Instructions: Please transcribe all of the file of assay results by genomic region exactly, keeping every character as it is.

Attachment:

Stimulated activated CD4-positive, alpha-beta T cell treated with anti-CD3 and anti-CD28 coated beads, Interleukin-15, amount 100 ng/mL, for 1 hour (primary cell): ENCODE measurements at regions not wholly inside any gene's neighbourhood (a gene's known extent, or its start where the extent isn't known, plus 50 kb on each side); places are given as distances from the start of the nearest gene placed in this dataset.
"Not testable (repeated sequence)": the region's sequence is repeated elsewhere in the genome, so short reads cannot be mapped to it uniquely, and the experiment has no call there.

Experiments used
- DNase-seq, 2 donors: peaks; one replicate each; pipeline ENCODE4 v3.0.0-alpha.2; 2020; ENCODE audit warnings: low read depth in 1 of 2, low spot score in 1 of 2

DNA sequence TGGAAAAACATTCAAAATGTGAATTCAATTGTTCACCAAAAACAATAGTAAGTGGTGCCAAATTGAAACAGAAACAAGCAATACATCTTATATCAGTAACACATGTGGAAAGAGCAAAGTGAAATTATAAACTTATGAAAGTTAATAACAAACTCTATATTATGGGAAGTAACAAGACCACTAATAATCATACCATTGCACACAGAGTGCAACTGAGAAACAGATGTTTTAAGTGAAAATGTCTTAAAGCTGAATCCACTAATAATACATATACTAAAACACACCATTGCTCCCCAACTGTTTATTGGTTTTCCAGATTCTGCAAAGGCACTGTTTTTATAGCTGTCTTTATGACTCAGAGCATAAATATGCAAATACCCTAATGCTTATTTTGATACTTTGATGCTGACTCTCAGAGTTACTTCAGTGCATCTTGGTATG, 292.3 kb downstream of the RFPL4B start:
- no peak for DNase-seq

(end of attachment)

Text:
Stimulated activated CD4-positive, alpha-beta T cell treated with anti-CD3 and anti-CD28 coated beads, Interleukin-15, amount 100 ng/mL, for 1 hour (primary cell): ENCODE measurements at regions not wholly inside any gene's neighbourhood (a gene's known extent, or its start where the extent isn't known, plus 50 kb on each side); places are given as distances from the start of the nearest gene placed in this dataset.
"Not testable (repeated sequence)": the region's sequence is repeated elsewhere in the genome, so short reads cannot be mapped to it uniquely, and the experiment has no call there.

Experiments used
- DNase-seq, 2 donors: peaks; one replicate each; pipeline ENCODE4 v3.0.0-alpha.2; 2020; ENCODE audit warnings: low read depth in 1 of 2, low spot score in 1 of 2

DNA sequence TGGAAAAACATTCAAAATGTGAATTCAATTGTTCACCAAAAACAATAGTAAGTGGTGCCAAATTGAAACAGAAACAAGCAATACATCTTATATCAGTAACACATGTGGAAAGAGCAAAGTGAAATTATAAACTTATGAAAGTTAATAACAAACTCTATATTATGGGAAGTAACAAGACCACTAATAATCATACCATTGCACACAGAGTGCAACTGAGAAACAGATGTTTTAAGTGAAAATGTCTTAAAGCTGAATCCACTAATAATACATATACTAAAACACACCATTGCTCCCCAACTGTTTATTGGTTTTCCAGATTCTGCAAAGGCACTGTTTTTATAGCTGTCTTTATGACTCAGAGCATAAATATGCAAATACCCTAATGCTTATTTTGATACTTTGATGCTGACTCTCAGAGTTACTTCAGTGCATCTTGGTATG, 292.3 kb downstream of the RFPL4B start:
- no peak for DNase-seq